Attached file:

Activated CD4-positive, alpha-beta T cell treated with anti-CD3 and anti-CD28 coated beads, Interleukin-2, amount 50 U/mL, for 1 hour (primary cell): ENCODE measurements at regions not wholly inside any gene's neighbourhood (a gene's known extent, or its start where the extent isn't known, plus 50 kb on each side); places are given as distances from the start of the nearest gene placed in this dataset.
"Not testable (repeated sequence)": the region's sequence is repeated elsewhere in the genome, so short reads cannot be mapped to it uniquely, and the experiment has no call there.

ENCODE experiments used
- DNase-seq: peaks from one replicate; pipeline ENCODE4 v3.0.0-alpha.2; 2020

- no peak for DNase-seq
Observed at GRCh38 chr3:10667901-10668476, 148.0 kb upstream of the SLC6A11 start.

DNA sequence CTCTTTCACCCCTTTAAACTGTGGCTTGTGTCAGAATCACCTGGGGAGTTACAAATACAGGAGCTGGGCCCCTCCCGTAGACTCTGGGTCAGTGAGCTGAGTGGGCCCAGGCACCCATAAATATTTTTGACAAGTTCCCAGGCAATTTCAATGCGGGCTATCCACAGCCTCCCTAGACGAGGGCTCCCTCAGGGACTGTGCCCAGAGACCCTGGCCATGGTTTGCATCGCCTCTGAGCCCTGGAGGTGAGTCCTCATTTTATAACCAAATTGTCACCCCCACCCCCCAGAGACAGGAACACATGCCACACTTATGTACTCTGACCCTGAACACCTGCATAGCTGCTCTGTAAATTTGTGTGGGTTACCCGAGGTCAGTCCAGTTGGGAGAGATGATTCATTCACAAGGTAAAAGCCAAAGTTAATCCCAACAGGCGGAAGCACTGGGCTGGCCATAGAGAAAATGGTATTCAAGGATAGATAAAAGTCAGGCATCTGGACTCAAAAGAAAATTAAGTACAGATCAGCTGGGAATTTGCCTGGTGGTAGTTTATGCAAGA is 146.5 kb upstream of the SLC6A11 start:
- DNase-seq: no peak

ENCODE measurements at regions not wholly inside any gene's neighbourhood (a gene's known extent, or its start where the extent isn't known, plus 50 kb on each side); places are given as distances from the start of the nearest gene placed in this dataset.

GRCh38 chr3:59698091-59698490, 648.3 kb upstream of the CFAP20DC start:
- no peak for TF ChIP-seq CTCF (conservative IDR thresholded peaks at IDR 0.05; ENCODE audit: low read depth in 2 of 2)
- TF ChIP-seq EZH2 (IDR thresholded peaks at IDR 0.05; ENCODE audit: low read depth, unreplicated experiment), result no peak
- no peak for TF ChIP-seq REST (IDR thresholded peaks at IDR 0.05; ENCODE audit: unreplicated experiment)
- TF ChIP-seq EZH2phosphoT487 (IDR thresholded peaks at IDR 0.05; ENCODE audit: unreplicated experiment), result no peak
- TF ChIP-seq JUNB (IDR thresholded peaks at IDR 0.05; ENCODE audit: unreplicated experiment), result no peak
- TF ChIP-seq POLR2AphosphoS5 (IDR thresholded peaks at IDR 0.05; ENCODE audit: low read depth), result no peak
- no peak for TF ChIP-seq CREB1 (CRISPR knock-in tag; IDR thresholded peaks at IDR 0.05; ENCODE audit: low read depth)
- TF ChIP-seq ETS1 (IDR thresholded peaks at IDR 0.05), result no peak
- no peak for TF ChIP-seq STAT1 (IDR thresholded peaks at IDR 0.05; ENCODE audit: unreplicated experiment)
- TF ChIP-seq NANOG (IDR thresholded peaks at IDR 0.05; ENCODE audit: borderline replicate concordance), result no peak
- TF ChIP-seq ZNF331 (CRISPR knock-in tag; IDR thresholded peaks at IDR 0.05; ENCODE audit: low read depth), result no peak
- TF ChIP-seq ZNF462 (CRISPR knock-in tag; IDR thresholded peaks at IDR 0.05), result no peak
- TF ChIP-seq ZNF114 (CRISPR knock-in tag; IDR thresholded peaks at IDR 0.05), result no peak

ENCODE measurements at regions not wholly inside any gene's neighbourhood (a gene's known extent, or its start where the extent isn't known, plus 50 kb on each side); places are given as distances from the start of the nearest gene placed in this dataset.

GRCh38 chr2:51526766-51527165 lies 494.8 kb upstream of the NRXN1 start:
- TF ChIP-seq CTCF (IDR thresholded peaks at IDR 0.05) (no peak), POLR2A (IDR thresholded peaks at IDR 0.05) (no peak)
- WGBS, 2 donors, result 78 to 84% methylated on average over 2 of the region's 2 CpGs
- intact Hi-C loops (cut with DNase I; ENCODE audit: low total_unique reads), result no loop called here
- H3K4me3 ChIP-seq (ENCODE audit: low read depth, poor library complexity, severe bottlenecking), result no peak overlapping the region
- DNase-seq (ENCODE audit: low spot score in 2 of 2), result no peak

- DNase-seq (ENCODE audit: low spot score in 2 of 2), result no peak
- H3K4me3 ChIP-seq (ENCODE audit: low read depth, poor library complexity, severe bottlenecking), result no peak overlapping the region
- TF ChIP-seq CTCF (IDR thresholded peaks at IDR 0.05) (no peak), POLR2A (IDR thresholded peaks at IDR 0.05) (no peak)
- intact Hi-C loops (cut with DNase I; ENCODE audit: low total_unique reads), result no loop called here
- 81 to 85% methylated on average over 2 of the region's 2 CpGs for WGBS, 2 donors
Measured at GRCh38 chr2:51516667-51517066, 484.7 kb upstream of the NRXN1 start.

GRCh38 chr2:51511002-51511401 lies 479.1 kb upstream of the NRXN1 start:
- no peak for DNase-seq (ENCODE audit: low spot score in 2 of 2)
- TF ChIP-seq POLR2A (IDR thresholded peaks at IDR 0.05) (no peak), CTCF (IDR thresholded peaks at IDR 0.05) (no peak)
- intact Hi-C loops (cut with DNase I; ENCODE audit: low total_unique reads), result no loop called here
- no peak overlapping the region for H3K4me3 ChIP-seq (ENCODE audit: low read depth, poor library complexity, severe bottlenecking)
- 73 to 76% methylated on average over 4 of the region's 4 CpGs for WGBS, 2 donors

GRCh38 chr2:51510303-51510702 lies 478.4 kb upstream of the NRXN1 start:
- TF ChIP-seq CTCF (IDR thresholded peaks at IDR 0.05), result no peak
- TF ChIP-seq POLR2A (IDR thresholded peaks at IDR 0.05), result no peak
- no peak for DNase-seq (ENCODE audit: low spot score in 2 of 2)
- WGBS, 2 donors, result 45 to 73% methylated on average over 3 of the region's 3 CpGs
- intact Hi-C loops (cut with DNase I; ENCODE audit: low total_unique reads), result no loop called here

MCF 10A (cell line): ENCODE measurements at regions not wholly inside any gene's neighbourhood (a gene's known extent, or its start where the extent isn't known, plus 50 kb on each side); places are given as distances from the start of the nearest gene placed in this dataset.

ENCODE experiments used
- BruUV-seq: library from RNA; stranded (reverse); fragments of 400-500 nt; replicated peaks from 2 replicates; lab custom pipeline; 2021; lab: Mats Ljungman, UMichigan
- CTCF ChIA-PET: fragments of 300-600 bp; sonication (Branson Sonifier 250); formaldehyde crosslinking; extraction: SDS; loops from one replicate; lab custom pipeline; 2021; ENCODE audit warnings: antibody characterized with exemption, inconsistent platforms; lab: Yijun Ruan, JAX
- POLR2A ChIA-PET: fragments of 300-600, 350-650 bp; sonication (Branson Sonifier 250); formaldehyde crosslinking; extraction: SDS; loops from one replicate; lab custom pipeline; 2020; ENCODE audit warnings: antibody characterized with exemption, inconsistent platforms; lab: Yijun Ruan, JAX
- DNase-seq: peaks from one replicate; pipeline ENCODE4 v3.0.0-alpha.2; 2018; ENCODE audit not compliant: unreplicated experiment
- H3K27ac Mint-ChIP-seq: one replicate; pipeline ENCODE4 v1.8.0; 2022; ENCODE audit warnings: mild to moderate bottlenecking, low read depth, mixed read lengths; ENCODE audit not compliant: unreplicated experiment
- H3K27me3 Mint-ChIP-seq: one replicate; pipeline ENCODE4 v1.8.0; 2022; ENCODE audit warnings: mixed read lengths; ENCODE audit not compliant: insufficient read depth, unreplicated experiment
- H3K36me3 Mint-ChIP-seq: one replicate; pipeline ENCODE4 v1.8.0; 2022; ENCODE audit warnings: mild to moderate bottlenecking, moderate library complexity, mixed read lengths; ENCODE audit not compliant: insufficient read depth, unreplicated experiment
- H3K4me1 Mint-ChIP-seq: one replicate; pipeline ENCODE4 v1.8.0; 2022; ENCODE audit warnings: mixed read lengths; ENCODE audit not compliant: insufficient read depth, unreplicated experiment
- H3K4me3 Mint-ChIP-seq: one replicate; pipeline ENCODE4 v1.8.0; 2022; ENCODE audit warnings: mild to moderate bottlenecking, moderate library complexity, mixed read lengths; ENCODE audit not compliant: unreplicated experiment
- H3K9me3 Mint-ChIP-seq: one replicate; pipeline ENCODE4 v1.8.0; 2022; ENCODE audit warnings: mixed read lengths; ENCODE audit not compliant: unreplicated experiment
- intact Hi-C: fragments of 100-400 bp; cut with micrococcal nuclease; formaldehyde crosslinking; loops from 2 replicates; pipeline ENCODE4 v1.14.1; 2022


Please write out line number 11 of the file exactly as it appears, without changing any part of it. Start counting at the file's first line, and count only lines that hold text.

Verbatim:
- no peak for TF ChIP-seq CTCF (conservative IDR thresholded peaks at IDR 0.05; ENCODE audit: low read depth in 2 of 2)